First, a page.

Aka fire nuts :lol::lol:I had to look that up.
These are mostly what we used:
We wouldn't have by with wire nuts. Scruits we called them.
I'll admit it....
I'm a wire nut snob....:ashamed:
I actually read wire nut specs, for those that serve the widest range & type of wire
and then there's the whole pre-twist & cut application
maybe there's a support group for my sort?
From what I've heard solder makes a very good connection except when fault currents get high enough that it'll be the weakest point when it melts.Wire nuts. I just don't see how wagos could make as strong and reliable a connection. I know I know, that's probably what guys said about wire nuts in the days of solder:lol:
:happyno:Wago = back stabbed
I used regular Wago on solid and Wago Lever Nuts with any stranded.Stranded wire I prefer wirenuts. Solid wire I prefer Wagos. Wagos are listed for stranded, but it can be a crapshoot whether or not they go on correctly. If you get somebody that doesn't care, you'll have a bunch of poor connections. But that's just my opinion on them.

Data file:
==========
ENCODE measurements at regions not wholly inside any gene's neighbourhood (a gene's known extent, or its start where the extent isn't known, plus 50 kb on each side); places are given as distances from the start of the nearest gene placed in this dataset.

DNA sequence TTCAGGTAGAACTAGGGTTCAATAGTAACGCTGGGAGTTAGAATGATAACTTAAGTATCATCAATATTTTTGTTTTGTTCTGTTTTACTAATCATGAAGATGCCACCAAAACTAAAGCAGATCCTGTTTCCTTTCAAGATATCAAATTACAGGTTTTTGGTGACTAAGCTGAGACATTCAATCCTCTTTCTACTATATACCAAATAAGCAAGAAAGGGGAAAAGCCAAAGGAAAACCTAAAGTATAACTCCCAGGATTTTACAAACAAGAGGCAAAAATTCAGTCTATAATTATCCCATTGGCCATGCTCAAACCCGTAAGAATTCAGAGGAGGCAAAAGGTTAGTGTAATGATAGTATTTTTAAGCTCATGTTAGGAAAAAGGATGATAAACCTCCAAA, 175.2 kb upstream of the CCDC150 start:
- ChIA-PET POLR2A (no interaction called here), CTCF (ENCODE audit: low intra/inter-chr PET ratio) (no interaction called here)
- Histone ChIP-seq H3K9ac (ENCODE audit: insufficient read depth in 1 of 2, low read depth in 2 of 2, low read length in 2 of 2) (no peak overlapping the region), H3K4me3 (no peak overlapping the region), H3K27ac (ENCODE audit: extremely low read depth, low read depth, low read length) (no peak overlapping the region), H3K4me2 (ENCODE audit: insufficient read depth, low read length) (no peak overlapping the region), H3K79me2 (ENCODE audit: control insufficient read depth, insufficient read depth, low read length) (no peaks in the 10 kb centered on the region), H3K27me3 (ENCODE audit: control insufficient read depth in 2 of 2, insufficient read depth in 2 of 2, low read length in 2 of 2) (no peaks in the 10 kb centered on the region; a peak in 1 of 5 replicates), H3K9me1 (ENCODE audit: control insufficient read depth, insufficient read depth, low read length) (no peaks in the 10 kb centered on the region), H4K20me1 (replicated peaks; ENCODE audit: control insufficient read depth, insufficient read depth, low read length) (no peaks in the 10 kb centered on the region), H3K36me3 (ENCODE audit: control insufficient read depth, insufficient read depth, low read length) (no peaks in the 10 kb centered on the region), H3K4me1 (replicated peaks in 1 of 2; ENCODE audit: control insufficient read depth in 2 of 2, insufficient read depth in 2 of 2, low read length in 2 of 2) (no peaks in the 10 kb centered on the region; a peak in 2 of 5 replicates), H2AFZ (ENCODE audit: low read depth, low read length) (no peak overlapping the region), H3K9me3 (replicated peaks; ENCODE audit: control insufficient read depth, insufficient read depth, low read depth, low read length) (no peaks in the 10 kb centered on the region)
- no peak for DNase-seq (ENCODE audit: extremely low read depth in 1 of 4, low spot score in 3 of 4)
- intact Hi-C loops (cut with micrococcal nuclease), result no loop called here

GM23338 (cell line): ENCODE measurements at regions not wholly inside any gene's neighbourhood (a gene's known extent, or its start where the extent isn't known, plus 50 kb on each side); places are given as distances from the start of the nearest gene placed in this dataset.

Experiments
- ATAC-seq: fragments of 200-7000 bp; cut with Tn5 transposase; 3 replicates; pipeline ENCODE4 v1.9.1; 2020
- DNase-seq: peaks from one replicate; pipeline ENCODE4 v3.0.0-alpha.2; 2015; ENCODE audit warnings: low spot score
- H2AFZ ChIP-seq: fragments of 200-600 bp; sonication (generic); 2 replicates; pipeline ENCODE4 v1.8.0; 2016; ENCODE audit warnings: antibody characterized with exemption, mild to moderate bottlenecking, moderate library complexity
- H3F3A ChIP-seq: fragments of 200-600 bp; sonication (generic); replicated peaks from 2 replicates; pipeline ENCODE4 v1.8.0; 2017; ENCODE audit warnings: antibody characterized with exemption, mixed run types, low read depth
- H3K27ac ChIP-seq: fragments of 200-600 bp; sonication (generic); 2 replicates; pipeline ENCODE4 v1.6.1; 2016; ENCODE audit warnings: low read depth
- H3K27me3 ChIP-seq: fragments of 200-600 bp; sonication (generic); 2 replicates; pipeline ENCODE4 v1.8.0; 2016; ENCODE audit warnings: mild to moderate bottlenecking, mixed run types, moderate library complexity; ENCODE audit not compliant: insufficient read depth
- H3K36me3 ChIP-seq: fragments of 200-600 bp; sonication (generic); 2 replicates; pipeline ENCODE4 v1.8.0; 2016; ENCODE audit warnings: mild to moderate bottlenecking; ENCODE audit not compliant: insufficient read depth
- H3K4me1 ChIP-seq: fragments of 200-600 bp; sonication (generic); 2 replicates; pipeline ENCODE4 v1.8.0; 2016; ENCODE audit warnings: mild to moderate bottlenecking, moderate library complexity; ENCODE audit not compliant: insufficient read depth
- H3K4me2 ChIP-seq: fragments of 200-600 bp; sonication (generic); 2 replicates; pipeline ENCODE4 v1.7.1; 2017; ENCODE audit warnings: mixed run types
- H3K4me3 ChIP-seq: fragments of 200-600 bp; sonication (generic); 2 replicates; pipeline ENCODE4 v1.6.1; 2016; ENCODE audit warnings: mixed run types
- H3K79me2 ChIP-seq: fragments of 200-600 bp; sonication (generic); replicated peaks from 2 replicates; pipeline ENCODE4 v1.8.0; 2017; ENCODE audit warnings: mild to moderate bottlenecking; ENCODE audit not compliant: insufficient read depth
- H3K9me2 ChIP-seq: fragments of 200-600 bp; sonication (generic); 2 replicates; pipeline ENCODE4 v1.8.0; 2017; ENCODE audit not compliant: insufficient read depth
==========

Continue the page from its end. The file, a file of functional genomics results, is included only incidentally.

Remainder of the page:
They are far from a back stab, here's why...
I have dissected them and there is a lot more clamping area on the Wago vs a back stab connection
The Wago spring clamp is a lot stronger than a back stab
On a back stab, (mostly on receptacles) the wire is subject to move every time something gets plugged in & unplugged, after a while this will loosen the connection and it will either pull out or heat up from high resistance.
With a Wago, the connection is not on the receptacle. You wrap the wire around the screw, or in a pressure clamp just like normal. When you plug/unplug something you are not disturbing the wire where it enters the Wago. So you can push/pull all you want on the plug and it won't affect the connection in the Wago. That's unlike what happens with a back stab, as you are pushing/pulling on the receptacle and the wire connection is directly on the receptacle.